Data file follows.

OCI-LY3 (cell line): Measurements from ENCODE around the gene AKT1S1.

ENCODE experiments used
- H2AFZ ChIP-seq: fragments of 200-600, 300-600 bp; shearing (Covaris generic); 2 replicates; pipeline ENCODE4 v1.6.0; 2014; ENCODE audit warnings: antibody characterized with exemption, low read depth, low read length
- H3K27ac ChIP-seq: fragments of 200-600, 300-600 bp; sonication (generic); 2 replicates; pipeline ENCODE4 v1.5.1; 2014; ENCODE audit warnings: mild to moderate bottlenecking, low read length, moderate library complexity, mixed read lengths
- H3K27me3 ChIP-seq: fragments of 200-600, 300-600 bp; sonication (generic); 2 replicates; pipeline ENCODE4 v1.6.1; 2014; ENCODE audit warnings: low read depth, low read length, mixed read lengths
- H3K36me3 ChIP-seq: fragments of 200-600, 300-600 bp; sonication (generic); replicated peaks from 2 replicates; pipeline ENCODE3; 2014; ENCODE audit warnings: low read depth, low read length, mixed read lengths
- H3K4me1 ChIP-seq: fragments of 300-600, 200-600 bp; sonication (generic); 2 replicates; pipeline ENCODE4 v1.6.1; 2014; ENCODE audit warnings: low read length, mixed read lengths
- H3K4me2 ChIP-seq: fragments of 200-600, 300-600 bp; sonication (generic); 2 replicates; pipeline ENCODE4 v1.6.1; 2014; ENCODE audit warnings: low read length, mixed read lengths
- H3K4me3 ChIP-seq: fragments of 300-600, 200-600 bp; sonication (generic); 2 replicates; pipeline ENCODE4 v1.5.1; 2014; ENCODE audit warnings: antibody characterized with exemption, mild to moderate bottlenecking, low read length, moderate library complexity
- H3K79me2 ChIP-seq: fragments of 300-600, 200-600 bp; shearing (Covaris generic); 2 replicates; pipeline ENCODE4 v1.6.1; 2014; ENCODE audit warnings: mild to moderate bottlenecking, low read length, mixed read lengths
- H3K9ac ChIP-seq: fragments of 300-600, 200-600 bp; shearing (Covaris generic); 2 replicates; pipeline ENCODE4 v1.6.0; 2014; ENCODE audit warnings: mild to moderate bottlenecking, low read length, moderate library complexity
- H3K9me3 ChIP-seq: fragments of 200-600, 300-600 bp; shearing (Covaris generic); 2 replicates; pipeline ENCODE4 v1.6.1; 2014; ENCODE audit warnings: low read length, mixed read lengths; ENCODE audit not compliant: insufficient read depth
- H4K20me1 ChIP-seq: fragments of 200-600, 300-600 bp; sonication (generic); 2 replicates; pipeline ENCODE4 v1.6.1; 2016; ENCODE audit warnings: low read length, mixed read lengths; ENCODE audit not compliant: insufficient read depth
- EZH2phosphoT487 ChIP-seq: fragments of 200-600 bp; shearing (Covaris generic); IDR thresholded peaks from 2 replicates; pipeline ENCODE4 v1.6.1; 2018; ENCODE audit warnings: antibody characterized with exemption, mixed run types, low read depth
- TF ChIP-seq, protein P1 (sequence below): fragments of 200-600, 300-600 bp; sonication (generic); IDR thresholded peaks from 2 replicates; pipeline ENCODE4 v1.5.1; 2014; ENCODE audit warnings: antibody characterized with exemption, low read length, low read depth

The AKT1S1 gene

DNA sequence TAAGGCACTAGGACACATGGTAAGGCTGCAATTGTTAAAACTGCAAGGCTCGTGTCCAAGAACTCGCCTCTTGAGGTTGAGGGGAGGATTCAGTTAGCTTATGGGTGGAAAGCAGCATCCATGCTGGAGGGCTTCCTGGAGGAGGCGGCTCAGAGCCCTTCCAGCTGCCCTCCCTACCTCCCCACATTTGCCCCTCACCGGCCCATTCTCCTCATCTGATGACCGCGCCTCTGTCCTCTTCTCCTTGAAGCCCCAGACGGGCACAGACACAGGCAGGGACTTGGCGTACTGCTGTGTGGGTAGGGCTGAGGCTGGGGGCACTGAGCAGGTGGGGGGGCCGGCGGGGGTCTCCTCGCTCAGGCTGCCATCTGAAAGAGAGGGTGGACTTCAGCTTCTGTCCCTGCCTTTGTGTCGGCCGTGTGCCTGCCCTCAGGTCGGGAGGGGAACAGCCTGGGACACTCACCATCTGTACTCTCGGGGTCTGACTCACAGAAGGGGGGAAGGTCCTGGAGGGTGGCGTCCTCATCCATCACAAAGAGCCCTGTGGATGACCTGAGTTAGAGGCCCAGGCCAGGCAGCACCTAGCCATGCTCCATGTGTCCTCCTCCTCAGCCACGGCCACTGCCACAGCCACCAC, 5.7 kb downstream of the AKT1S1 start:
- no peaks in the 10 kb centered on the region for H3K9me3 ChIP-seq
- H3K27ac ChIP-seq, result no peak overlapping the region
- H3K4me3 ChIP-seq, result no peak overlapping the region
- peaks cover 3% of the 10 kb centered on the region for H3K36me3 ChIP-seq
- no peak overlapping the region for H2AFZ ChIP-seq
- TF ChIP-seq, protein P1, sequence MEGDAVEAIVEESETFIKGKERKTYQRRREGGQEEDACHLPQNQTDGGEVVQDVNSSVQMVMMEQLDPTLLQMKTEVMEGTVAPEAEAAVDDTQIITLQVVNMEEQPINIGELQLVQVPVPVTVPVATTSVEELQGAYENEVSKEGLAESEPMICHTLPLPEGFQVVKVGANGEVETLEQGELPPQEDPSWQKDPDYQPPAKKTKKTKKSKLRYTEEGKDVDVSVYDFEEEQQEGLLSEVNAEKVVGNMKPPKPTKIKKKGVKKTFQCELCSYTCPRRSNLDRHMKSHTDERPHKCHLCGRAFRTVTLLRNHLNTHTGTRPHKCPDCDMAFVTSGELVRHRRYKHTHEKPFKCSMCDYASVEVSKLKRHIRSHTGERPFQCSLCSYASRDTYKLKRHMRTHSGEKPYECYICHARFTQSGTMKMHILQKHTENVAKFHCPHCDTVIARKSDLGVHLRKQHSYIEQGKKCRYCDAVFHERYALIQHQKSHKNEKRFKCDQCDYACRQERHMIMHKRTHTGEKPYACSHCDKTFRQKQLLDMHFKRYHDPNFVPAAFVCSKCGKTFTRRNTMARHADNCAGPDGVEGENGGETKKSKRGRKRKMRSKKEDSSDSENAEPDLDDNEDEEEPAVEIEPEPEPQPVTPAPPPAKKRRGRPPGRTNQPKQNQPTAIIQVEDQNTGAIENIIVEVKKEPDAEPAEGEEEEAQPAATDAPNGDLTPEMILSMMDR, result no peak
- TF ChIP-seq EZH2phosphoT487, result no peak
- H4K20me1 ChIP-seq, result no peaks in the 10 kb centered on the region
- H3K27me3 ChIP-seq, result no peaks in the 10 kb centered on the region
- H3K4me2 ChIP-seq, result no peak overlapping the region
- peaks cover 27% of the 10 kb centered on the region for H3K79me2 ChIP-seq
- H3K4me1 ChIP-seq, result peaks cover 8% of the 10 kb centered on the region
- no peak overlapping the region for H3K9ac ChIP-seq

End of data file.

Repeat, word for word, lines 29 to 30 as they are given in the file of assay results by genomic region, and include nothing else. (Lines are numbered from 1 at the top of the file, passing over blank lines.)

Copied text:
- H3K4me1 ChIP-seq, result peaks cover 8% of the 10 kb centered on the region
- no peak overlapping the region for H3K9ac ChIP-seq